As Zoltán said “even though we had 500 years of history in making wine in Tokaj, we had to rediscover the vines, the wine and the quality.” Zoltán appears to be in large part, a one-man show. Zoltán told us that he wants to have control over every aspect of his winemaking, because only he is accountable for the wine, only he fully understands the vision for his wines. Zoltán is widely regarded as one of Hungary’s most accomplished winemakers. Zoltán and István Szepsy were the first ones to make quality dry white wines from the traditional grapes used to make the famous and historical Tokaji sweet wines. Throughout our stay in Hungary, Charlie and I very much enjoyed the dry Furmints, and if you have never tasted this wine, try one and see what you think!
2013 Veres – a dry Furmint, crisp, refreshing, but bone dry, closure is a glass stopper (the closure used by Zoltán on all of his dry wines), good concentration; buy
2013 Oszhegy – made with the Sárga Muskotály (or yellow muscat) grapes, some spice and saltiness
2013 Boda Vielles Vignes – a dry Furmint made from 100 year old vines, pears, some stone fruits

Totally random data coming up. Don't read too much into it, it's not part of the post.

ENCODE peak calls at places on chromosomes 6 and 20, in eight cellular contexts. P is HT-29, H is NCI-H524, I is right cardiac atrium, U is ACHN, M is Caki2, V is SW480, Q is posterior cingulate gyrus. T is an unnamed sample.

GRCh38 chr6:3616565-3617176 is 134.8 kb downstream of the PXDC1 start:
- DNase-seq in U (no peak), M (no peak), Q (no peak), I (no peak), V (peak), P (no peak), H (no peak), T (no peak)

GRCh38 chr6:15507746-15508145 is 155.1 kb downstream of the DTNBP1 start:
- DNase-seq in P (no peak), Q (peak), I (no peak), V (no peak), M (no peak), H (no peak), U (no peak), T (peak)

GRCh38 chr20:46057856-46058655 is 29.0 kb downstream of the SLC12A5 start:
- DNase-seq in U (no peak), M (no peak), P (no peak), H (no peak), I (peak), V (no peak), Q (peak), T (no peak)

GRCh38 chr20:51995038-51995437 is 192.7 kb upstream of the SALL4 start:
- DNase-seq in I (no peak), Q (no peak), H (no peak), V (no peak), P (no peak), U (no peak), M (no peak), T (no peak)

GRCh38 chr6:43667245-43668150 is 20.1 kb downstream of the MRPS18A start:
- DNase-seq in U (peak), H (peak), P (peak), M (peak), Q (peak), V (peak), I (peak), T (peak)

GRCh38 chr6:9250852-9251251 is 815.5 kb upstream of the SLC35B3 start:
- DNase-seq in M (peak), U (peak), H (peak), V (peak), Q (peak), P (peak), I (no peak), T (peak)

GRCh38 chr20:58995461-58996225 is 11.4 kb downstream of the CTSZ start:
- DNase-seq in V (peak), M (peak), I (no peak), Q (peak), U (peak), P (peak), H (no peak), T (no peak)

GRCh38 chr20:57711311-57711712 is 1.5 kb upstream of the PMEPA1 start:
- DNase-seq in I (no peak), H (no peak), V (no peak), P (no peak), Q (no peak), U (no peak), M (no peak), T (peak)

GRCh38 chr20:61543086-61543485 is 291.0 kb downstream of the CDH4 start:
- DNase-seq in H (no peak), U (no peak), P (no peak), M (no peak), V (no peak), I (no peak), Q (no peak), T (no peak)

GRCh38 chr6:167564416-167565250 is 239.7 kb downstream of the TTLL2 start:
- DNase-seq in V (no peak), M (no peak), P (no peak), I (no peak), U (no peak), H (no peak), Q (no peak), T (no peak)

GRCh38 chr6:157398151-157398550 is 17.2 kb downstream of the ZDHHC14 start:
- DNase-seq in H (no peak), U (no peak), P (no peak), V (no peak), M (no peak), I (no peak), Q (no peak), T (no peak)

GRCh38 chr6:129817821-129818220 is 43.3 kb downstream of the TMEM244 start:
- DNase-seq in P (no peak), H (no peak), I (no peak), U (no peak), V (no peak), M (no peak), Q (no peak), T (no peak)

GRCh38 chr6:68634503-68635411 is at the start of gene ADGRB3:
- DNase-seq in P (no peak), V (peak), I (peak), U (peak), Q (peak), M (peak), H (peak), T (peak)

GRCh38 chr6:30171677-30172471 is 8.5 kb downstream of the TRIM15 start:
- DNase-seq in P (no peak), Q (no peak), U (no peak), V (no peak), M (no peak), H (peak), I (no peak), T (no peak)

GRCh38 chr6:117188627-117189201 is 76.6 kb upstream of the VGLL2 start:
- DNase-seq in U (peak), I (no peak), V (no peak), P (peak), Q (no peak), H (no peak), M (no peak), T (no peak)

2010 Eszter – a Tokaji cuvee (a főbor; called a szamarodni by other Tokaj pincészets) made with 60% Hárslevelű and 40% Sárga Muskotály, per Zoltán “a beautiful wine,” honey with some citrus, dried apricot, good acidity; buy
Tokaji Aszú 2007 Holdvolgy (6 puttonyos) – a single vineyard aszú, 215 g/L of residual sugar, cinnamon, dried apricots, sweet but a good level of acidity
Tokaji Aszú 2008 (6 puttonyos) – 305g/L of residual sugar, honey colored, dried apricots, good acidity; buy
Hudácskó Pincészet in Bodrogkisfalud (http://hudacsko-pince.hu/index-en.html) – we had a wonderful visit with Anita Hudácskó that included a home-cooked traditional Hungarian meal paired with Hudácskó wines. Anita made the best roasted potatoes that Charlie and I have ever eaten!
Anita Hudácskó in the cellars of Hudácskó Pincészet
We drank several wines with our lunch, but our favorites (buy wines) were:
2013 Hárslevelű – a little sweet with good acidity; buy
2013 Lapis dűlő (or vineyard) – a late harvest wine, sweet with good acidity, very enjoyable; buy
2006 Szamorodni – another very nice sweet wine with good acidity; buy
2007 Aszú (6 puttonyos) – honey on the nose and palate, good acidity; buy